Today is my dad’s birthday.
He’d have been 76. If not for ALS, even at that age, he would’ve likely continued to fill his days with hiking, gardening, and talking to the black bears that frequented the mountain home he built himself. He still would’ve been riding his Harley and meeting buddies at Waffle House for breakfast and coffee; he’d still be flirting with the waitresses, and they’d still be getting a kick out of him.
It’s been four years since he died and sometimes I still think of things I want to tell him or show him before I remember that I can’t. Things he’d have laughed about, help in identifying a tree, or advice on planting a garden. Our relationship wasn’t perfect but he was my Dad.
May is ALS Awareness month.
In addition to being his birth month, this is also ALS Awareness month. If you don’t know, ALS is a progressive disease that affects motor neurons. Oddly, it does not affect involuntary muscles, like those needed for digestion, and it does not affect the senses. The progression of the disease varies greatly from person to person and is often difficult to diagnose. Most patients only live a few years after diagnosis, with paralysis gradually increasing until they die of respiratory failure.
For a more thorough but understandable explanation, read “What is ALS?“
I know there are many horrible diseases in the world, but I have a personal vendetta against this one. THIS is the one that left me holding his hand while he drowned in his own lungs, mercifully under the heavy sleep of morphine. Before we lost him to ALS, it stole away much of what made him, him — including his ability to eat, his voice, his running and hiking, his motorcycle-riding, and a thousand other things.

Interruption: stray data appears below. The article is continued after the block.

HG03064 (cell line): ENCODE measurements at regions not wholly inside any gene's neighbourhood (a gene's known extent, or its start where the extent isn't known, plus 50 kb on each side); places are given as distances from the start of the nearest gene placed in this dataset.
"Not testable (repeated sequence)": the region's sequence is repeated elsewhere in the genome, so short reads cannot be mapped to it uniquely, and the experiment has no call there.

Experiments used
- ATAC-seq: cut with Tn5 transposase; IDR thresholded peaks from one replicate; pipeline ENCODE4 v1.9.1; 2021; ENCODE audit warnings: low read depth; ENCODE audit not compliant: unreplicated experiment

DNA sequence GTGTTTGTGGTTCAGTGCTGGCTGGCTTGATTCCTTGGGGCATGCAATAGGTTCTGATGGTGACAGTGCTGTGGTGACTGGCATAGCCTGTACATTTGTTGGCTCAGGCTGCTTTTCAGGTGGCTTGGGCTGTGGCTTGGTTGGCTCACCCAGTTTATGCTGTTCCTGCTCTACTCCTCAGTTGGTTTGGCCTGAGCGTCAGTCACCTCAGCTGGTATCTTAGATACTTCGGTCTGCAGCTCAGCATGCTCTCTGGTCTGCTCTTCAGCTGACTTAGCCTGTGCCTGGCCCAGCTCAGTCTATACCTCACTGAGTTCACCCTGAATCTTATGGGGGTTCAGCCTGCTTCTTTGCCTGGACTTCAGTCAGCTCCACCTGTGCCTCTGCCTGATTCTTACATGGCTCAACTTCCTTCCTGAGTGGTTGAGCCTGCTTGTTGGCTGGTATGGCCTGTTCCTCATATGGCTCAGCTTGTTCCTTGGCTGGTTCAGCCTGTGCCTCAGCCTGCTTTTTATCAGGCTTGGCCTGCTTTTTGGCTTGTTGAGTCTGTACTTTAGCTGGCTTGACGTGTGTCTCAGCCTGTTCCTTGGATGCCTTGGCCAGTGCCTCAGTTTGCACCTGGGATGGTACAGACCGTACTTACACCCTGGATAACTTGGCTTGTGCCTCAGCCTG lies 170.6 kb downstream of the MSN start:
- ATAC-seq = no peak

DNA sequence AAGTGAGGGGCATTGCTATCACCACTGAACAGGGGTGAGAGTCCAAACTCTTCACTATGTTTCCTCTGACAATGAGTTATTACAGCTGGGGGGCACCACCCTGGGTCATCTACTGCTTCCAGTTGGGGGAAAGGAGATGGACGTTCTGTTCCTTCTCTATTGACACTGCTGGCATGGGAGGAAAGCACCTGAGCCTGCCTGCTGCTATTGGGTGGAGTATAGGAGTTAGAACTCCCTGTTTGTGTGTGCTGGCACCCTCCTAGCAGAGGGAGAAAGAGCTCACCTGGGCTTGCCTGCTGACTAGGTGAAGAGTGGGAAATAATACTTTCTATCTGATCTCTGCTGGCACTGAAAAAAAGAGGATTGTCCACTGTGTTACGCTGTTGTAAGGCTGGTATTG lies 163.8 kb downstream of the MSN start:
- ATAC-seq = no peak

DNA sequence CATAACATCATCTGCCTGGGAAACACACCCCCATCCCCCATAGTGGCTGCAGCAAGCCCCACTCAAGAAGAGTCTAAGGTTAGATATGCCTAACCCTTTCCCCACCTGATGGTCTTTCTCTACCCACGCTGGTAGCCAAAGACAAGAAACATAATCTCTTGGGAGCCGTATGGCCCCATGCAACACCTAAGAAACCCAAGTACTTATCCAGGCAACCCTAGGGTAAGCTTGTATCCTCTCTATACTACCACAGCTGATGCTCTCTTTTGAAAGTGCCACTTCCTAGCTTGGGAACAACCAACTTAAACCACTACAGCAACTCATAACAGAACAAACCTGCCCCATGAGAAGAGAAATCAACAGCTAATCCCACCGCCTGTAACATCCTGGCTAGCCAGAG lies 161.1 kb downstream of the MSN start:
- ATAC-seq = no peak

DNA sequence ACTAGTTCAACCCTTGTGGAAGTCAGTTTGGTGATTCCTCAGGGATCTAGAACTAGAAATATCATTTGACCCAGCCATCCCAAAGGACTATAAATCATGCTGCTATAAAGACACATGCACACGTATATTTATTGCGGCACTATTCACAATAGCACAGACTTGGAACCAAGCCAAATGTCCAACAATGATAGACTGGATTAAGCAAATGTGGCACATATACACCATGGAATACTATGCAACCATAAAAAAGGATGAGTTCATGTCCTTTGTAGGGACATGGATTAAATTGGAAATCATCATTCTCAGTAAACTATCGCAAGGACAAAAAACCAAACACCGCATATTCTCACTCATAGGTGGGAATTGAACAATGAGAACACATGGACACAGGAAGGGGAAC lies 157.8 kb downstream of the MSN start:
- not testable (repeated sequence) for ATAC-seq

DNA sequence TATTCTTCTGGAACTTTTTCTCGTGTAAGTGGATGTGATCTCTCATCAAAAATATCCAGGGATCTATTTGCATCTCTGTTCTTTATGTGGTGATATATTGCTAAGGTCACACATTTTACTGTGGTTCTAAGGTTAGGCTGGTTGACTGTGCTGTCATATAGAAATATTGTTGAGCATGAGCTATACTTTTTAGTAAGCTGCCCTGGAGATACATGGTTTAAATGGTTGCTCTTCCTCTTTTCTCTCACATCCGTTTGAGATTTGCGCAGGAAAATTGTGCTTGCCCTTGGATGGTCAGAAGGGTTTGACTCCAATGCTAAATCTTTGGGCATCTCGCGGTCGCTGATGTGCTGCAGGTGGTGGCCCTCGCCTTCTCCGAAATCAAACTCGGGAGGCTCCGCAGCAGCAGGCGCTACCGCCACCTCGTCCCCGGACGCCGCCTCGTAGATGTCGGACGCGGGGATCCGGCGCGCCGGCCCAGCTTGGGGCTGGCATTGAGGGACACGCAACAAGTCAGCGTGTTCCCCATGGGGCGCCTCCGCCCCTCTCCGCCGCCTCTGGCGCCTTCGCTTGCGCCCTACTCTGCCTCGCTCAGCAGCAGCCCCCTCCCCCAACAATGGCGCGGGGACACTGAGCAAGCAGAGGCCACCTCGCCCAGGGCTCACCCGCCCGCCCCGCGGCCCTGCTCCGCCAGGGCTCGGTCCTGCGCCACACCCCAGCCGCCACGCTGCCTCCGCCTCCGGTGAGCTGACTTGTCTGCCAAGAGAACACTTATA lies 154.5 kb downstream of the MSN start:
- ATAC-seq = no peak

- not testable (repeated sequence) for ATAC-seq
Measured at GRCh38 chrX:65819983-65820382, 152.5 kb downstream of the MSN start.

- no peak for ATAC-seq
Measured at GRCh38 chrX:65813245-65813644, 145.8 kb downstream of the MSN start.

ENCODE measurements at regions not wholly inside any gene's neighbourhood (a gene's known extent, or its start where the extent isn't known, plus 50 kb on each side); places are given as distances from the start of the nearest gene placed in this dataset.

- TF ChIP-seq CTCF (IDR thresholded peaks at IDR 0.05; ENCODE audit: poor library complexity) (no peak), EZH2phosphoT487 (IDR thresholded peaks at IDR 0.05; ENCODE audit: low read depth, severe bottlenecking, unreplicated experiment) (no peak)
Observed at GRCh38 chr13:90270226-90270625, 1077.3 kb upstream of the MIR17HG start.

So I continue to run for him.
I ran my third half-marathon on Saturday. As with the one in February, I dedicated it to him. It was a tough race. Hot, hot, hot, and with a big ol’ bridge we crossed twice. There were long stretches of hot pavement with traffic going by and no shade whatsoever. If not for all the cups of cold water I dumped on my head at every water stop, plus a couple of volunteers with water hoses to squirt us, I honestly don’t think I’d have finished. Knowing I had that “#endALS” race bib on my back helped me keep going when hitching a ride back sounded really appealing.
I was doing well through about mile 8 and even thought it might be possible to beat my personal best. But then a pounding heat-induced headache kicked in, and I just plain ran out of gas. The fact I’d been up since 4:30AM (because of the drive to Sunset Beach + having to be there at least an hour early for transport from the parking area to the starting line) meant that by the end of the race it had been 5 hours since I’d eaten real food. I’m a little person with a fast metabolism and I always eat relatively shortly before going for a run so when combined with the heat, I’d used up everything I had.
Running has taught me more about perseverance than anything else in my life thus far. I learn something every time I lace up, and I think that’s what keeps me coming back to it even after a crappy race like this.
As it turns out, I did set a personal record — for my slowest half marathon yet. The kids are learning about determination in Sunday School this month, and we talked about how much of it I had to used to keep going when I wanted to quit. They saw how exhausted I was when I crossed the finish line. I couldn’t even hold up a victory arm because that would’ve taken energy I did not have in me at that point. But I finished. And if Dad had been there, I can see in my mind the look he’d have on his face; he’d have looked concerned, since he always thought of me as fragile — but mostly, he would’ve been beaming with pride because I didn’t give up.
*Thanks to Ken for the finish line photos and, as always, for his support.